We use cookies to provide you with a better experience. If you continue to use this site, we'll assume you're happy with this. Alternatively, click here to find out how to manage these cookies

hide cookie message
PC games software Reviews
15,670 Reviews

Age of Fear 2: The Chaos Lord review - turn-based fantasy strategy game

£13.83 inc VAT

Manufacturer: Age of Fear

Our Rating: We rate this 3.5 out of 5

Age of Fear 2 is a charmingly retro turn-based strategy game. It may not be to everyone's taste, though; try the demo first before buying. Here's our Age of Fear 2: The Chaos Lord review.

Age of Fear

Age of Fear 2: The Chaos Lord is a turn-based fantasy strategy game, though it likes to push the "fantasy" boundaries a bit; one scenario features modern soldiers vs. zombies. It deliberately and unapologetically invokes the spirit of early 90s strategy games, before real-time strategy became the fashion and reflexes became more important than tactics. I reviewed the PC and laptop version, but it's available for Linux and Mac as well. Visit GamePro UK.

After a few turns of experimentation and getting comfortable with the interface, gameplay becomes fairly intuitive. You click a unit on your side and select an action, usually "attack," "cast spell," or "skedaddle the heck away" That last one, more formally just "move," is vitally important in Age of Fear 2. Running away is nothing to be ashamed of, and even the AI is smart enough to get fragile units off the front lines.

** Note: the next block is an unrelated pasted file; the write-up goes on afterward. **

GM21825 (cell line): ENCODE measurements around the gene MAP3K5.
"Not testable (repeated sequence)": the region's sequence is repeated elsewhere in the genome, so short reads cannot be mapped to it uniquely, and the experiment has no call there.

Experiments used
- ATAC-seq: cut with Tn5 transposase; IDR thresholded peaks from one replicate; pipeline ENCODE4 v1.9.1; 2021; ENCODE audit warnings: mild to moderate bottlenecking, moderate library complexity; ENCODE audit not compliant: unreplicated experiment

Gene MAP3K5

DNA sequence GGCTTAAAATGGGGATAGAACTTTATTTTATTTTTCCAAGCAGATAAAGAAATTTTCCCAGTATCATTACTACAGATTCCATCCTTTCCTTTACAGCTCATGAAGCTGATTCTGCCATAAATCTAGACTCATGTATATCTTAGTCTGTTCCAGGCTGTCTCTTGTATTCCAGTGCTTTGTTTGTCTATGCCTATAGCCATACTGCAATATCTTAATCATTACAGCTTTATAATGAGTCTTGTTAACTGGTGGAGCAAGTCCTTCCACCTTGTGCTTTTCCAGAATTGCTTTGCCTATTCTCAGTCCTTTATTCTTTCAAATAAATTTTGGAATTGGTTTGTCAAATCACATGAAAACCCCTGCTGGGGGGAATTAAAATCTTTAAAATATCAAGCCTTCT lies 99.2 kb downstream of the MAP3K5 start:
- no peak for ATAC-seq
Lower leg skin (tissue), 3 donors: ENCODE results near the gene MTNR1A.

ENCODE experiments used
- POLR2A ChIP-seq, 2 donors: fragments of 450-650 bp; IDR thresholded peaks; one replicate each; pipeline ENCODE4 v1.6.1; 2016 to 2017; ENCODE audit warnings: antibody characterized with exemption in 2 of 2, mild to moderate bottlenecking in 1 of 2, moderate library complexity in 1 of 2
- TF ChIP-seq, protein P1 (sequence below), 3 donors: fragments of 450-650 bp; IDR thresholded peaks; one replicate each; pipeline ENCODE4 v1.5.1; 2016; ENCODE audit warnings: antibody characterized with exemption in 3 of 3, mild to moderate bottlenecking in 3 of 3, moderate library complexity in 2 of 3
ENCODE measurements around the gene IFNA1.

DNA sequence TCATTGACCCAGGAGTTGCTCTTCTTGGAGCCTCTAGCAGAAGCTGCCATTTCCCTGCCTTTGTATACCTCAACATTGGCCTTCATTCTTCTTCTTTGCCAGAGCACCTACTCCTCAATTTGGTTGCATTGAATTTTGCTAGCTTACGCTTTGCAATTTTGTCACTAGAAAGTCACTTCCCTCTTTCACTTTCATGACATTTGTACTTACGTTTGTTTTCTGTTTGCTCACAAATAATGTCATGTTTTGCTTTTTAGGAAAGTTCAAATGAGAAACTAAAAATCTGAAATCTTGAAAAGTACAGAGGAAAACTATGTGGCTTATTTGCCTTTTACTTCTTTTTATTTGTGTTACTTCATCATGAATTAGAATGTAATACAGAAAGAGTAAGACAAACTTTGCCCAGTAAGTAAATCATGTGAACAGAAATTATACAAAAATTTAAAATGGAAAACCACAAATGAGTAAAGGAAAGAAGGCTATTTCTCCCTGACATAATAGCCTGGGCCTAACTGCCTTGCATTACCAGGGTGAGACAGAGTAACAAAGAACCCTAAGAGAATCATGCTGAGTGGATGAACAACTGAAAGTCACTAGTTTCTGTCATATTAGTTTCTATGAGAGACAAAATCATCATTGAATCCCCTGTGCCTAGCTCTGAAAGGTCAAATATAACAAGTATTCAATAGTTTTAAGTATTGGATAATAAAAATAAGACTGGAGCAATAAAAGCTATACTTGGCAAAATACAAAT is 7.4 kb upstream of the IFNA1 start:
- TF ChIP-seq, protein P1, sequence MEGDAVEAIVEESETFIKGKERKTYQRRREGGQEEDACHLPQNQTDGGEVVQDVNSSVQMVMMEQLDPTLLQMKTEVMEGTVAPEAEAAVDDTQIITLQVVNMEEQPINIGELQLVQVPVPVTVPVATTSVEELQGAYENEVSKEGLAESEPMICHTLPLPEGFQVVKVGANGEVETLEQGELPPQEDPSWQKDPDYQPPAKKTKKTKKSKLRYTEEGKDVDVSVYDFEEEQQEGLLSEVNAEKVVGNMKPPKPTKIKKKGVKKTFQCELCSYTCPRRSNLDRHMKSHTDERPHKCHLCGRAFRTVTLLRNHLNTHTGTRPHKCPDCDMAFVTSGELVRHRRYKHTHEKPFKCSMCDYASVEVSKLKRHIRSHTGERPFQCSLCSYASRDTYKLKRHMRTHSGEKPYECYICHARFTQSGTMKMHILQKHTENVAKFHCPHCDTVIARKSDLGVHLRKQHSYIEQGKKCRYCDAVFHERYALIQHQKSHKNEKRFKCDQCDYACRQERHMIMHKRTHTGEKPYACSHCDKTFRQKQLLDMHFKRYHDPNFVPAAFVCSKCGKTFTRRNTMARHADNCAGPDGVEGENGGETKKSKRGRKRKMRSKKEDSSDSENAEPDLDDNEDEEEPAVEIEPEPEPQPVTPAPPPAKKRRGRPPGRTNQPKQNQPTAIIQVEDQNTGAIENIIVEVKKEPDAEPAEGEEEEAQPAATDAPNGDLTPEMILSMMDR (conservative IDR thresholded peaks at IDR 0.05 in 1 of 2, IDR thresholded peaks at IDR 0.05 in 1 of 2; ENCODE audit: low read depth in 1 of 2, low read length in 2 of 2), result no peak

Actually, the AI is quite smart. It will target weakened enemies, gang up on strong foes, and charge past some targets to get a shot at your archers or mages. If you expect the enemy to march one-by-one into the jaws of death, expect again. Further, many scenarios begin with your army outnumbered and surrounded; getting everyone into position for maximum effectiveness before the enemy closes on you is a learned skill. For example, many of your casters will begin the fight with no mana; they can't do anything for two or three rounds, during which time, you need to keep them safe.

Getting used to Age of Fear 2

Movement in Age of Fear 2 takes a little getting used to, and it's the game's most unique feature. Rather than hexes or free-form movement, each unit has a region it can move in, determined by its native speed and what's blocking it. If you select a unit and it can't move where you like, you might want to move another unit out of its way, first.

You can also see the possible movement range of the enemy. This is vital, as many units have only one hit point, so landing the first blow is crucial. Of course, trying to get to striking distance of the foe's ranged attackers means exposing yourself, but the other option is to be picked off. Every turn in Age of Fear 2 requires balancing risks and managing resources. It's not just enough to win a battle; in a campaign, you need to keep units alive to gain XP and "evolve" to more powerful units in order to win later fights.